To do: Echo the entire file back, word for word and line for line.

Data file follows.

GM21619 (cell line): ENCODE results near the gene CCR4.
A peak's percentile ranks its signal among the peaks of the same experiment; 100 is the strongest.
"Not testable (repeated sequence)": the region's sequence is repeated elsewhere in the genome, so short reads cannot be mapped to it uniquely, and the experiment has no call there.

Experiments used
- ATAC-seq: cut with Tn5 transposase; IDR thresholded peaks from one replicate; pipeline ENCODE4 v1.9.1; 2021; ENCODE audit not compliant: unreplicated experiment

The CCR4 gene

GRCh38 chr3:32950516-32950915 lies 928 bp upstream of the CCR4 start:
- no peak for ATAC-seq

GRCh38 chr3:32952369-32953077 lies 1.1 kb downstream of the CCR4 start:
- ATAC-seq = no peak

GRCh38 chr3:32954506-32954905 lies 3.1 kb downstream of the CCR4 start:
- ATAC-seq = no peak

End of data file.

GM21619 (cell line): ENCODE results near the gene CCR4.
A peak's percentile ranks its signal among the peaks of the same experiment; 100 is the strongest.
"Not testable (repeated sequence)": the region's sequence is repeated elsewhere in the genome, so short reads cannot be mapped to it uniquely, and the experiment has no call there.

Experiments used
- ATAC-seq: cut with Tn5 transposase; IDR thresholded peaks from one replicate; pipeline ENCODE4 v1.9.1; 2021; ENCODE audit not compliant: unreplicated experiment

The CCR4 gene

GRCh38 chr3:32950516-32950915 lies 928 bp upstream of the CCR4 start:
- no peak for ATAC-seq

GRCh38 chr3:32952369-32953077 lies 1.1 kb downstream of the CCR4 start:
- ATAC-seq = no peak

GRCh38 chr3:32954506-32954905 lies 3.1 kb downstream of the CCR4 start:
- ATAC-seq = no peak